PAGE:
Breast Cancer Prevention Matters
It is estimated that there will be 246,660 new cases of breast cancer in the United States this year. This number represents an increase of 15,000 new cases in a two-year period. Unfortunately, breast cancer prevention outside of screening mammography has gotten little attention within the medical community, but the topic will become increasingly relevant as we face the predicted shortage of cancer specialists and the increasing societal burden of breast cancer.
According to cancer prevention experts, only 10% of cancers are attributed to genetic defects, while the other 90% are related to environment and lifestyle factors. Numerous studies have confirmed this to be true for breast cancer. Regular physical activity, reduced alcohol intake, weight management (especially after menopause) and healthy eating, have all been shown to reduce the incidence of the disease.
Regular exercise helps to balance hormones, improve immune function, and reduce stress and inflammation all of which reduce cancer risk. The American Cancer Society Prevention Study found that women who walked at least seven hours per week had 14% reduction in post-menopausal breast cancer compared with women who walked less than three hours a week. In addition, pre-menopausal breast cancer risk was reduced among women with high levels of activity during youth and adulthood.
Alcohol's association with cancer is well established. Alcohol increases the risk of cancer by producing free radicals that damage DNA, interrupting controlled cell division, and contributing to nutrient deficiencies that weaken immune function. There is a 7% increase in breast cancer risk for every 10 grams of alcohol consumed per day. (The average drink contains about 12-14 grams of alcohol.) The Nurses' Health Study found that women who drank moderately (consumed 3-6 drinks per week) had a 15% increased risk of breast cancer. Women who drank minimum of two drinks per day were 51% more likely to have breast cancer than non-drinkers.
Obesity increases the hormone burden directly associated with cancer. In addition, it alters inflammatory pathways in the body and interrupts healthy energy balance, both of which contribute to cancer risk. Results from the Nurses' Health Study showed that avoiding weight gain after menopause can decrease breast cancer risk by 12%. The study also revealed that postmenopausal women who lost 20 pounds and kept the weight off had a 50% reduction in breast cancer risk compared with women who maintained their weight after menopause. In addition, women who had steady weight gain from age 18 had an increased risk of breast cancer directly related to the amount of weight gained.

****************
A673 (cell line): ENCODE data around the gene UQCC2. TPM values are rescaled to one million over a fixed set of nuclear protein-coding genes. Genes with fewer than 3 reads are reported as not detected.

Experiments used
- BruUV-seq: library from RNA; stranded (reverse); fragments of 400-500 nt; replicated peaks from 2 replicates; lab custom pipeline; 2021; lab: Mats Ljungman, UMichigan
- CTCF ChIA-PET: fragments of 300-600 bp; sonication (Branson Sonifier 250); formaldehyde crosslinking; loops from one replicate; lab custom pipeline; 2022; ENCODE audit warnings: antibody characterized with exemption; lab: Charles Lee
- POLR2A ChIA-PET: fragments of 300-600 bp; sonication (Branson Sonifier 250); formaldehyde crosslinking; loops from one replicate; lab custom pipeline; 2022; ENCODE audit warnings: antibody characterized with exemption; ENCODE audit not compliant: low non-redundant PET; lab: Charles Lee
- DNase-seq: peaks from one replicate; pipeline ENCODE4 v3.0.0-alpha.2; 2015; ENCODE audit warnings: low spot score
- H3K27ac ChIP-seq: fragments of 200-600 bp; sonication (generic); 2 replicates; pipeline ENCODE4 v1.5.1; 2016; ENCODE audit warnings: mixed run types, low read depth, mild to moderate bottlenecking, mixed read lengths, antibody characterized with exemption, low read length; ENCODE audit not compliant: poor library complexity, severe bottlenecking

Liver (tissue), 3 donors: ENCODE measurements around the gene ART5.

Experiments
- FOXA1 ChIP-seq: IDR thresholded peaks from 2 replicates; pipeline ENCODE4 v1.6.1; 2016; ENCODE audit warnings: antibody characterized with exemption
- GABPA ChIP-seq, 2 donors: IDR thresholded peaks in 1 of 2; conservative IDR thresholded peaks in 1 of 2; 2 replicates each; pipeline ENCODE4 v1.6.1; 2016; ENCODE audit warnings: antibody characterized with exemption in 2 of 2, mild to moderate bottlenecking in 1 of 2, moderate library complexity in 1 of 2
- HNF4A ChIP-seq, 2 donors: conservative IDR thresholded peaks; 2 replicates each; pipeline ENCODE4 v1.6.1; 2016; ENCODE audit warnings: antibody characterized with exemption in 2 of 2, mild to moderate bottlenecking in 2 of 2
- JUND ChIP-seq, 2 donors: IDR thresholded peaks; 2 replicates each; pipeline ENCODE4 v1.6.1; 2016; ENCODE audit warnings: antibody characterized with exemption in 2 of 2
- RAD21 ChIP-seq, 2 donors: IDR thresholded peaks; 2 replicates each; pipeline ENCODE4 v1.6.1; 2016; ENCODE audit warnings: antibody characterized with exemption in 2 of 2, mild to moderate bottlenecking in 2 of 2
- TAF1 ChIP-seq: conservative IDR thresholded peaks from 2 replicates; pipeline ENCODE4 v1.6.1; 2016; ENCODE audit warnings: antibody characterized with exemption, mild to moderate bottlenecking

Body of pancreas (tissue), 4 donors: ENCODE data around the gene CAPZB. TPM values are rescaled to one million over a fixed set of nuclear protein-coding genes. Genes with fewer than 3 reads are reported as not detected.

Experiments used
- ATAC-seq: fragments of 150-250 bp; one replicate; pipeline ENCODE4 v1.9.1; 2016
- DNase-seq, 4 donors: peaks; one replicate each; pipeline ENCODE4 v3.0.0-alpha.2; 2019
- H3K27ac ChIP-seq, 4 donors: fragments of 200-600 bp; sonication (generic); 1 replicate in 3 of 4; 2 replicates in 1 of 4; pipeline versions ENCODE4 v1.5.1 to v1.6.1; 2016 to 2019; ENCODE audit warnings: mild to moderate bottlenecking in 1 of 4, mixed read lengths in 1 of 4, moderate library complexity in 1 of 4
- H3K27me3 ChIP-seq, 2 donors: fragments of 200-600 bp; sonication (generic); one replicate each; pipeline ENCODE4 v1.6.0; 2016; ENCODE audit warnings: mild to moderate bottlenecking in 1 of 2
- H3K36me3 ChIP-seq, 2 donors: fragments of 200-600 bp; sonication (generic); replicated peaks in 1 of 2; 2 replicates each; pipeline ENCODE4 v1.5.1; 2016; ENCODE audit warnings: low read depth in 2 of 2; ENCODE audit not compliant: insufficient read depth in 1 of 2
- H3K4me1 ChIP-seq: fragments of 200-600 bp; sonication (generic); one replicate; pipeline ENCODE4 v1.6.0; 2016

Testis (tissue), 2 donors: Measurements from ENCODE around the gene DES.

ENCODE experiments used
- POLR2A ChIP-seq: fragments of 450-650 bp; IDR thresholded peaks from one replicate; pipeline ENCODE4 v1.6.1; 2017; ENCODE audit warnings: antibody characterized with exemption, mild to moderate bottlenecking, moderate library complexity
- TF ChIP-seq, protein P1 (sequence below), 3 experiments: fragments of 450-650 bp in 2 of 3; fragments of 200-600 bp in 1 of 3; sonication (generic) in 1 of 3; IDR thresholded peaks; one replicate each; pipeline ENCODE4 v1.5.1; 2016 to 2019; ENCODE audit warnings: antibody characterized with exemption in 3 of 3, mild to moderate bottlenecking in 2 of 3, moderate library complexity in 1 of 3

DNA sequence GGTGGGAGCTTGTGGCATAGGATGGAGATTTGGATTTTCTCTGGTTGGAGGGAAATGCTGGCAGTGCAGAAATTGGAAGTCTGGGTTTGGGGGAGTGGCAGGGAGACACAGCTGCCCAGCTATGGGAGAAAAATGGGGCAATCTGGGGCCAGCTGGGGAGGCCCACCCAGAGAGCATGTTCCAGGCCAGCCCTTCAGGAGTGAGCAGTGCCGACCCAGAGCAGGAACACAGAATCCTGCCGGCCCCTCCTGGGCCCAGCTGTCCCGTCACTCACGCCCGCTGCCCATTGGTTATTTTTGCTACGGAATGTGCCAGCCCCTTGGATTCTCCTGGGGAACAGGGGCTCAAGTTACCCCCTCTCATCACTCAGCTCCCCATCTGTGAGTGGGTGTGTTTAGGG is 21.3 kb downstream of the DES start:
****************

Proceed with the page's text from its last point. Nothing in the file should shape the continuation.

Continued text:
Over the last three decades, medical treatment of hormone (estrogen and progesterone) receptor-positive and growth factor (HER2) receptor-positive breast cancers has improved significantly and is now associated with reduced mortality rates. In comparison, triple-negative breast cancers those that are negative for estrogen, progesterone, or growth-factor receptors which account for about 20% of all breast cancers have fewer treatment options. There is growing evidence that an increased intake of fruits and vegetables is associated with a decreased risk of developing triple-negative breast cancer. In a study of a group of women it was observed that women with the highest blood levels of carotenoids (chemo preventive plant compounds from vegetables such as tomato) were less likely to develop triple negative breast cancer.
Behavior modification provides promising opportunities for cancer prevention. The first step in prevention behaviors is being aware of healthier behavior options. Breast cancer prevention matters and is possible with behavior modification and education.